The Advisory Committee on Immunization Practices (ACIP) recommends routine administration of a quadrivalent meningococcal conjugate vaccine (MenACWY) for all people aged 11–18 years. A single dose of vaccine should be administered at age 11 or 12 years, and a booster dose should be administered at age 16 years. Routine immunization with MenACWY is not recommended for other age groups in the United States, with the exception of people at increased risk for meningococcal disease. Those at increased risk for meningococcal disease include people who have a persistent complement component deficiency (C3, C5-9, properdin, factor D, or factor H or people who are taking eculizumab [Soliris]), people who have functional or anatomic asplenia, or people with HIV. Vaccine, product, number of doses, and booster dose recommendations are based on age and risk factor and are described in detail for each risk group in the 2013 ACIP Meningococcal Disease Recommendations (www.cdc.gov/mmwr/preview/mmwrhtml/rr6202a1.htm).

Adolescents and young adults aged 16–23 years may also be vaccinated with a serogroup B meningococcal (MenB) vaccine to provide short-term protection against most strains of serogroup B meningococcal disease. The preferred age for MenB vaccination is 16 through 18 years. ACIP also recommends routine use of MenB vaccine for people aged ≥10 years who are at increased risk for meningococcal disease, including people who have persistent complement component deficiency and people who have functional or anatomic asplenia.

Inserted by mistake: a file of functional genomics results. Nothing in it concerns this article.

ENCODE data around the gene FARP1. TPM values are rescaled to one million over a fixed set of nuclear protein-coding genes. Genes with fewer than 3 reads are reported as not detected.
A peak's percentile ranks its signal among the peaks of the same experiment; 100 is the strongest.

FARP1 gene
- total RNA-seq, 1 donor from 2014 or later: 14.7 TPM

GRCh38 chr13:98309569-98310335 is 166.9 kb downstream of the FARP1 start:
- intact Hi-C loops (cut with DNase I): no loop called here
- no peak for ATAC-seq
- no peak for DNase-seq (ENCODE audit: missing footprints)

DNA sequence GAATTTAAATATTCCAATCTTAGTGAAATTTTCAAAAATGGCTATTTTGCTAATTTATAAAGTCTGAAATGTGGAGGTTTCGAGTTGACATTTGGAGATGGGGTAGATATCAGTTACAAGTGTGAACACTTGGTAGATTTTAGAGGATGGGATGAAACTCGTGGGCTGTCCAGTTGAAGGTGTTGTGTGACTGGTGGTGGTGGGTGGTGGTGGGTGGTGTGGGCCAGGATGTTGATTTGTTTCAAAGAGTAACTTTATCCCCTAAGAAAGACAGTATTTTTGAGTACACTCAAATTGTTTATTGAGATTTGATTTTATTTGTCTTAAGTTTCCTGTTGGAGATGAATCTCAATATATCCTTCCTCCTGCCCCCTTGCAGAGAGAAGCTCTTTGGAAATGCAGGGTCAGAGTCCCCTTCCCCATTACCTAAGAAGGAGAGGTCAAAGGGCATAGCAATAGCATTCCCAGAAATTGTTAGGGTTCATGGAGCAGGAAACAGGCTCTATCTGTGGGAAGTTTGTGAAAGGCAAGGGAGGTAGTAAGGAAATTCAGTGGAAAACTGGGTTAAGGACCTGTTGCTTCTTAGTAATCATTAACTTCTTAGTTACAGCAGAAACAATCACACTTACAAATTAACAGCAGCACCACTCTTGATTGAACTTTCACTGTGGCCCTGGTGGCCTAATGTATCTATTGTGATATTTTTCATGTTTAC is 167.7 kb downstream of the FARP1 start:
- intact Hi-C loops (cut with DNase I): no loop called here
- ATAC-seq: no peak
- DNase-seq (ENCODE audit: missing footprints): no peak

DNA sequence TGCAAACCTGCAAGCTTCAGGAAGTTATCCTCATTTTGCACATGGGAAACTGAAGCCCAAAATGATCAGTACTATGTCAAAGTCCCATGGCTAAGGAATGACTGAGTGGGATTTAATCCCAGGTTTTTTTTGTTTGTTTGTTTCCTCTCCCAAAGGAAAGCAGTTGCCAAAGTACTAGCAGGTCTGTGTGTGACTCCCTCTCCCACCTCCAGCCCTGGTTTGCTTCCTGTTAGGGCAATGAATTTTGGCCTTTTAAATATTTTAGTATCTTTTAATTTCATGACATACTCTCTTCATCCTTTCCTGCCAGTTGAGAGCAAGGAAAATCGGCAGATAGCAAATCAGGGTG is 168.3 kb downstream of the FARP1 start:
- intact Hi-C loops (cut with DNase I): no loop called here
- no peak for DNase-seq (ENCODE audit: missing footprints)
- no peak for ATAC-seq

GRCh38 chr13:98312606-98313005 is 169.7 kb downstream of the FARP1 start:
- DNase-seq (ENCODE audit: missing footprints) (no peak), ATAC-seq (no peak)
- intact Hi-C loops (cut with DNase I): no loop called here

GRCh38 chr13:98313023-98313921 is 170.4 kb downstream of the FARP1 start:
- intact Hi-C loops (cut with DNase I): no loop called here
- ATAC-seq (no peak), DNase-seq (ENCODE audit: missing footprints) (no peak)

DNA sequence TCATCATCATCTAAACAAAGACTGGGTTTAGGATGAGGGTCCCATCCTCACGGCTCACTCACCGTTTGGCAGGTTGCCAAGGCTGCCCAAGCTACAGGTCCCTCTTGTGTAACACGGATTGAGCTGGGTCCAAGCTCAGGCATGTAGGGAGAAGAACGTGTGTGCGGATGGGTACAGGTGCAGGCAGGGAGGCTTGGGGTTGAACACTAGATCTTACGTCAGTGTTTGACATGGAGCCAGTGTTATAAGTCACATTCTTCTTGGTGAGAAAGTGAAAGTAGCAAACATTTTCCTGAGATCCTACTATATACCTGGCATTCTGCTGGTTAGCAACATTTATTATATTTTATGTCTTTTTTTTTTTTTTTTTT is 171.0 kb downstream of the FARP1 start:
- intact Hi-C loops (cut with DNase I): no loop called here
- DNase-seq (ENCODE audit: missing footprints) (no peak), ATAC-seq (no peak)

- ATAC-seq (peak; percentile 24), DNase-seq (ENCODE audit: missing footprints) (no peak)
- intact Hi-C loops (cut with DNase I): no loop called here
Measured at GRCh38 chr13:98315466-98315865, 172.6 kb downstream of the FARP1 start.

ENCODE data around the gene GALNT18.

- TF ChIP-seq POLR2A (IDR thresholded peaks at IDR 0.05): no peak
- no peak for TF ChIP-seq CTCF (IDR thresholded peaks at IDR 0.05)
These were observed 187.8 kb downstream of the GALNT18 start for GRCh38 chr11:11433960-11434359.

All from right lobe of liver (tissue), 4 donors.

Immunization for Travelers

ACIP recommends that travelers who visit or reside in parts of sub-Saharan Africa known as the “meningitis belt” (see Map 3-11) during the dry season (December–June) receive vaccination with a quadrivalent (serogroup A, C, W, or Y) meningococcal vaccine before travel. The preferred vaccine for people aged 2 months through 55 years and meningococcal vaccine-nonnaïve people aged ≥56 years is MenACWY, and MPSV4 is preferred for meningococcal vaccine-naïve people aged ≥56 years. Advisories for travelers to other countries are issued when outbreaks of meningococcal disease are recognized (see the CDC Travelers’ Health website at www.cdc.gov/travel).